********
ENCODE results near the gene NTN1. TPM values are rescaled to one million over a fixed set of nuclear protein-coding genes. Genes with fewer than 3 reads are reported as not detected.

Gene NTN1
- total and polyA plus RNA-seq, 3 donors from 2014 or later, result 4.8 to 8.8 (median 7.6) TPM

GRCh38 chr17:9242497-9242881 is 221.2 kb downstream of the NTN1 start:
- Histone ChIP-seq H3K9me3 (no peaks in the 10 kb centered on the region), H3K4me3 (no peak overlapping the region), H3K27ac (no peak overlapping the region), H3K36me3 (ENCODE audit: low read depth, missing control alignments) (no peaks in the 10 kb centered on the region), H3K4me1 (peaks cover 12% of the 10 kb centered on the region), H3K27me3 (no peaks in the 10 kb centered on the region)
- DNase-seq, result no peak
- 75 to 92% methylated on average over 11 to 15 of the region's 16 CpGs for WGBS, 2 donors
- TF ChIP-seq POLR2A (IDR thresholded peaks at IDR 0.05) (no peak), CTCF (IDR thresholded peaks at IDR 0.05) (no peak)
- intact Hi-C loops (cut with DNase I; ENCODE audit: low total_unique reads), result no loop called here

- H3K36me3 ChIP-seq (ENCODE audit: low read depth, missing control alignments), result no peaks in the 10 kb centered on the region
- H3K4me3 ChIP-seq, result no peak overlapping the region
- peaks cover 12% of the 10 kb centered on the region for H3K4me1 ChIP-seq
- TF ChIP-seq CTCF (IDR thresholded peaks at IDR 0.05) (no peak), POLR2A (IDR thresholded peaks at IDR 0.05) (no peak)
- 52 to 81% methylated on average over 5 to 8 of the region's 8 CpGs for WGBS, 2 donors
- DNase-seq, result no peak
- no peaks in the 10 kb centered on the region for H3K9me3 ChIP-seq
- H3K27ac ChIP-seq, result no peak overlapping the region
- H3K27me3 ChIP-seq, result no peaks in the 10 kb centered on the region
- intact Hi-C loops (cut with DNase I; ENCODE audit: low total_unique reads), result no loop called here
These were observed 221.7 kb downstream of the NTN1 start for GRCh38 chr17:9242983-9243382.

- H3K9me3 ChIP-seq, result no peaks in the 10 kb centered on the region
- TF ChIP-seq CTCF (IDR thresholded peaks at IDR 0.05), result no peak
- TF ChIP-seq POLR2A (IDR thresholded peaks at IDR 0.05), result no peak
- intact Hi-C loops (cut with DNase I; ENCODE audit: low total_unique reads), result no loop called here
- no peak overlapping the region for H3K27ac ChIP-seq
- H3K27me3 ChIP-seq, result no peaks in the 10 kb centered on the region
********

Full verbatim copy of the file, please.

ENCODE results near the gene NTN1. TPM values are rescaled to one million over a fixed set of nuclear protein-coding genes. Genes with fewer than 3 reads are reported as not detected.

Gene NTN1
- total and polyA plus RNA-seq, 3 donors from 2014 or later, result 4.8 to 8.8 (median 7.6) TPM

GRCh38 chr17:9242497-9242881 is 221.2 kb downstream of the NTN1 start:
- Histone ChIP-seq H3K9me3 (no peaks in the 10 kb centered on the region), H3K4me3 (no peak overlapping the region), H3K27ac (no peak overlapping the region), H3K36me3 (ENCODE audit: low read depth, missing control alignments) (no peaks in the 10 kb centered on the region), H3K4me1 (peaks cover 12% of the 10 kb centered on the region), H3K27me3 (no peaks in the 10 kb centered on the region)
- DNase-seq, result no peak
- 75 to 92% methylated on average over 11 to 15 of the region's 16 CpGs for WGBS, 2 donors
- TF ChIP-seq POLR2A (IDR thresholded peaks at IDR 0.05) (no peak), CTCF (IDR thresholded peaks at IDR 0.05) (no peak)
- intact Hi-C loops (cut with DNase I; ENCODE audit: low total_unique reads), result no loop called here

- H3K36me3 ChIP-seq (ENCODE audit: low read depth, missing control alignments), result no peaks in the 10 kb centered on the region
- H3K4me3 ChIP-seq, result no peak overlapping the region
- peaks cover 12% of the 10 kb centered on the region for H3K4me1 ChIP-seq
- TF ChIP-seq CTCF (IDR thresholded peaks at IDR 0.05) (no peak), POLR2A (IDR thresholded peaks at IDR 0.05) (no peak)
- 52 to 81% methylated on average over 5 to 8 of the region's 8 CpGs for WGBS, 2 donors
- DNase-seq, result no peak
- no peaks in the 10 kb centered on the region for H3K9me3 ChIP-seq
- H3K27ac ChIP-seq, result no peak overlapping the region
- H3K27me3 ChIP-seq, result no peaks in the 10 kb centered on the region
- intact Hi-C loops (cut with DNase I; ENCODE audit: low total_unique reads), result no loop called here
These were observed 221.7 kb downstream of the NTN1 start for GRCh38 chr17:9242983-9243382.

- H3K9me3 ChIP-seq, result no peaks in the 10 kb centered on the region
- TF ChIP-seq CTCF (IDR thresholded peaks at IDR 0.05), result no peak
- TF ChIP-seq POLR2A (IDR thresholded peaks at IDR 0.05), result no peak
- intact Hi-C loops (cut with DNase I; ENCODE audit: low total_unique reads), result no loop called here
- no peak overlapping the region for H3K27ac ChIP-seq
- H3K27me3 ChIP-seq, result no peaks in the 10 kb centered on the region